While the phrase "pre-Columbian era" literally refers only to the time preceding Christopher Columbus's voyages of 1492, in practice the phrase is usually used to denote the entire history of indigenous Americas cultures until those cultures were exterminated, diminished, or extensively altered by Europeans, even if this happened decades or centuries after Columbus's first landing. For this reason the alternative terms of Precontact Americas, Pre-Colonial Americas or Prehistoric Americas are also in use. In areas of Latin America the term usually used is Pre-Hispanic.

Many pre-Columbian civilizations established hallmarks which included permanent settlements, cities, agriculture, civic and monumental architecture, major earthworks, and complex societal hierarchies. Some of these civilizations had long faded by the time of the first permanent European colonies and the arrival of enslaved Africans (c. late 16th–early 17th centuries),[2] and are known only through archaeological investigations and oral history. Other civilizations were contemporary with the colonial period and were described in European historical accounts of the time. A few, such as the Maya civilization, had their own written records. Because many Christian Europeans of the time viewed such texts as heretical, men like Diego de Landa destroyed many texts in pyres, even while seeking to preserve native histories. Only a few hidden documents have survived in their original languages, while others were transcribed or dictated into Spanish, giving modern historians glimpses of ancient culture and knowledge.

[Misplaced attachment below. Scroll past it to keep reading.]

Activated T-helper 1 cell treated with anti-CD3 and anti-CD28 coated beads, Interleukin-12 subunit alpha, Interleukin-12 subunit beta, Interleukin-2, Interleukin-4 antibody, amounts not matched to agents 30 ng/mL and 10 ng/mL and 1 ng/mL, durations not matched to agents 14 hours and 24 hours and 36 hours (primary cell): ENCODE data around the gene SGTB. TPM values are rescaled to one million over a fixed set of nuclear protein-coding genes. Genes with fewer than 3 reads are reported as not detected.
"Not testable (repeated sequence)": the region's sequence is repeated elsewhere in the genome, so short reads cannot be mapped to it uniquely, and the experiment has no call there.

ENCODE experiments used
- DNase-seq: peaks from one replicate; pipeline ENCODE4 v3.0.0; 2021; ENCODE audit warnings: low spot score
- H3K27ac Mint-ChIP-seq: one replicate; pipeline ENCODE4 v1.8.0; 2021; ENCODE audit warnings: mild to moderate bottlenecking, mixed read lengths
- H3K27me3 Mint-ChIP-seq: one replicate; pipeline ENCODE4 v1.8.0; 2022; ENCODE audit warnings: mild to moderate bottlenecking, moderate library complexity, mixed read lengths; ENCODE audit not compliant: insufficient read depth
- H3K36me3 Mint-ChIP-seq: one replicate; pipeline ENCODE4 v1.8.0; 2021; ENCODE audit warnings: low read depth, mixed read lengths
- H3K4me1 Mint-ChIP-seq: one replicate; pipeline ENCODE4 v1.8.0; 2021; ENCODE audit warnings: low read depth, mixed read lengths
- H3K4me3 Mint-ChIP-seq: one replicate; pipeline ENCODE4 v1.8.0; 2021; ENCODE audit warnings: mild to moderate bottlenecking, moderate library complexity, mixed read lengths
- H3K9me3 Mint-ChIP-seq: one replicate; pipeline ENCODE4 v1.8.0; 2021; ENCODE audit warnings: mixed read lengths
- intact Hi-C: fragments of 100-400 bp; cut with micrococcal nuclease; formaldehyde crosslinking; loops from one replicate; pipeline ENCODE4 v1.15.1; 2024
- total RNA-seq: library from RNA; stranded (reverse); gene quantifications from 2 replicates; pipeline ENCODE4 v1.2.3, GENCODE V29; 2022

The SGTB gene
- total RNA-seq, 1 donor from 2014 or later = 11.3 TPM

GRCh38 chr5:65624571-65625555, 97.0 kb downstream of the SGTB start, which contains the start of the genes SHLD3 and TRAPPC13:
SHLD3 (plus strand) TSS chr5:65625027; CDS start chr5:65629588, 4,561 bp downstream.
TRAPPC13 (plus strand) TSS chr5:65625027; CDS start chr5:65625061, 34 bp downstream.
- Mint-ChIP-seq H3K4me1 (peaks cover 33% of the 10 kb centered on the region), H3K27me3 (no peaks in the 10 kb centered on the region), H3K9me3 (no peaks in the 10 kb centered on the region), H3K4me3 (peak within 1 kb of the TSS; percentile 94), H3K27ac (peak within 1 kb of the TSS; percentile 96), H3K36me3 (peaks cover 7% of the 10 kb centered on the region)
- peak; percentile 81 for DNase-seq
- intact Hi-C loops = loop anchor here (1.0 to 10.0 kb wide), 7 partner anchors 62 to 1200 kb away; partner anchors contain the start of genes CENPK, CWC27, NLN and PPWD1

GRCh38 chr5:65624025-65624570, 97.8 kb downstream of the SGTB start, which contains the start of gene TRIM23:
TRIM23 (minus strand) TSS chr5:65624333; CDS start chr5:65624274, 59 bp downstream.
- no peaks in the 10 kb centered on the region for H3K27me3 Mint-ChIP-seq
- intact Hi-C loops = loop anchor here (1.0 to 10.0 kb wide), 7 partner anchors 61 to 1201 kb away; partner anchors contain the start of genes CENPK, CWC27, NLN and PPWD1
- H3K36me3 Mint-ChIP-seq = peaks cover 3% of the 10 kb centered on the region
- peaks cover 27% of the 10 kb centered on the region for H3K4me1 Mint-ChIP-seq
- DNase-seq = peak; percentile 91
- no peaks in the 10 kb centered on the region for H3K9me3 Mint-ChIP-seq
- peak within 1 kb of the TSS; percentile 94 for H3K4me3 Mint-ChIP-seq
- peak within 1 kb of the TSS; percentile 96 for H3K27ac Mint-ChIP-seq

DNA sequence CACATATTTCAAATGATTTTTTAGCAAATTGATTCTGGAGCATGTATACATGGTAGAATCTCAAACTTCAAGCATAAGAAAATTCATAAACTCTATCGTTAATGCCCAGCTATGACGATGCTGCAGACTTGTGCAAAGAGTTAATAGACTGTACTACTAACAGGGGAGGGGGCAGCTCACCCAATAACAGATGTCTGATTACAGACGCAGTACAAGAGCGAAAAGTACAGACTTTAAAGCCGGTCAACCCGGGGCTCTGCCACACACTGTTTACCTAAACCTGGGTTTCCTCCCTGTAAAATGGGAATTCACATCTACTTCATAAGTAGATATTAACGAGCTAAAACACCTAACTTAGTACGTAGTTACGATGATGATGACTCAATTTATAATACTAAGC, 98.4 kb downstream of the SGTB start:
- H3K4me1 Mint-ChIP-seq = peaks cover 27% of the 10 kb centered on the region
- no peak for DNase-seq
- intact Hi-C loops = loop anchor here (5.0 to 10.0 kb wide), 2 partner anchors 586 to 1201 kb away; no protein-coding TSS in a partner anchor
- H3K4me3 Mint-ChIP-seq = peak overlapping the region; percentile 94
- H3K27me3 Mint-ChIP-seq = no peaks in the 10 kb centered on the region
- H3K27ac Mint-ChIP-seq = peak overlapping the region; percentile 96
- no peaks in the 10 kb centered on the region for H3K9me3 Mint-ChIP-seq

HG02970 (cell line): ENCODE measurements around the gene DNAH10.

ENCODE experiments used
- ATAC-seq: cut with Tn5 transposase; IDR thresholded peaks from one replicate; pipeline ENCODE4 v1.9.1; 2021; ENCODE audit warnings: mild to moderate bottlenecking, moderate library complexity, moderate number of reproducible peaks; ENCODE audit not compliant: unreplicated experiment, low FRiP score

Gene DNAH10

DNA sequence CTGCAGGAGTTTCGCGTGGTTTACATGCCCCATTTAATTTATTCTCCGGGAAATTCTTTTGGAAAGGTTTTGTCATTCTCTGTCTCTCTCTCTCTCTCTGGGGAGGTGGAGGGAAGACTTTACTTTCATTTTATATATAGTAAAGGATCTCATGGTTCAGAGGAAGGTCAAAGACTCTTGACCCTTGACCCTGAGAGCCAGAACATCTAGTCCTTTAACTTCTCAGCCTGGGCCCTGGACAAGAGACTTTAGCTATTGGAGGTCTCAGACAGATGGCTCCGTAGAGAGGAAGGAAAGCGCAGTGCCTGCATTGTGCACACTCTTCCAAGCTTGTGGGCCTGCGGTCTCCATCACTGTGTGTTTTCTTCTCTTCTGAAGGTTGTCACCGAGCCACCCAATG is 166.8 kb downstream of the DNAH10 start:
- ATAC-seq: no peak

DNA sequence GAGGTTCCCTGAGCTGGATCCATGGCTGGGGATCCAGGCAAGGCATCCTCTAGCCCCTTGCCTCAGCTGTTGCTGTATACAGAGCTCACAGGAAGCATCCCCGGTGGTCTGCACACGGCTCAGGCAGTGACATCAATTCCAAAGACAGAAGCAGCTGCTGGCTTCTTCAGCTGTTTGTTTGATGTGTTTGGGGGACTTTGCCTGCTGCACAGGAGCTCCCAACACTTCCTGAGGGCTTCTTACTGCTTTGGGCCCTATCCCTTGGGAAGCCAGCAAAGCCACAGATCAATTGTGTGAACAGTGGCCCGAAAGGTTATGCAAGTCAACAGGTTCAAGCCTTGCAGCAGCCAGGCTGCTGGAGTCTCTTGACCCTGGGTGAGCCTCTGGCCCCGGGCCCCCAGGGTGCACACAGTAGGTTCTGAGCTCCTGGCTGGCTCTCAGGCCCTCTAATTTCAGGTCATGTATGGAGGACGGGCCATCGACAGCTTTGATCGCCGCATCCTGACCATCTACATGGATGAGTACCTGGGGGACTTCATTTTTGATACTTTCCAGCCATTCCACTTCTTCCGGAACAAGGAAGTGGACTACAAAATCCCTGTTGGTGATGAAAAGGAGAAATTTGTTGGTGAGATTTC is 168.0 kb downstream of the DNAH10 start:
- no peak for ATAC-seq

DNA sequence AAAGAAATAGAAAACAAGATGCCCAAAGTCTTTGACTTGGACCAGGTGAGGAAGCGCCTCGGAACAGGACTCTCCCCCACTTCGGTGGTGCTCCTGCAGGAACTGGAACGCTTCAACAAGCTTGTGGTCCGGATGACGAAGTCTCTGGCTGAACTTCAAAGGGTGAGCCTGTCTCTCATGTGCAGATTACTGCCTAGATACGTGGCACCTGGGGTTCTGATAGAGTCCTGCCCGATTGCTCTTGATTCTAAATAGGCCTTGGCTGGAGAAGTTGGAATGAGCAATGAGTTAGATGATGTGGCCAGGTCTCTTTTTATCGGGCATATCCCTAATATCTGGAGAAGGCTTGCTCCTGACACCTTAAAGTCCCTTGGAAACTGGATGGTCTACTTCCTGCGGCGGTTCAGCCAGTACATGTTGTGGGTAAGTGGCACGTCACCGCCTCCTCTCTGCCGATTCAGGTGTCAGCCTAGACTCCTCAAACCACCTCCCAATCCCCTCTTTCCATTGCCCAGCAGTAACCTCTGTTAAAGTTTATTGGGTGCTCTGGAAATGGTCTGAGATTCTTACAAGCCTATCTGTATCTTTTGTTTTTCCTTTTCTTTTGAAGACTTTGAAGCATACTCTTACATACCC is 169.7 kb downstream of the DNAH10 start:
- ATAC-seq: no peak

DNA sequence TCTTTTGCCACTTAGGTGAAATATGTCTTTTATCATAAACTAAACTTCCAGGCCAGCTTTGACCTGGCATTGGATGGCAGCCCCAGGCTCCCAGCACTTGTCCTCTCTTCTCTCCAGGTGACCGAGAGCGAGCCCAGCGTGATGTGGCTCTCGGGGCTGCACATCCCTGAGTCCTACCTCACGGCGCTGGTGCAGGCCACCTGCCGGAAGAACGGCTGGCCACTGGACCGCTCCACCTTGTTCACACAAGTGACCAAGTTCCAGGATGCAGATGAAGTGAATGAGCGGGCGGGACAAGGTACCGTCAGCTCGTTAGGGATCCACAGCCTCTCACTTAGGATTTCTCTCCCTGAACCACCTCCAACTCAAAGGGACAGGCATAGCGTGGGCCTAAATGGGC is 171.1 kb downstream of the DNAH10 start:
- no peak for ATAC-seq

Indigenous American cultures continue to evolve after the pre-Columbian era. Many of these peoples and their descendants continue traditional practices while evolving and adapting new cultural practices and technologies into their lives.

Colonial period[edit]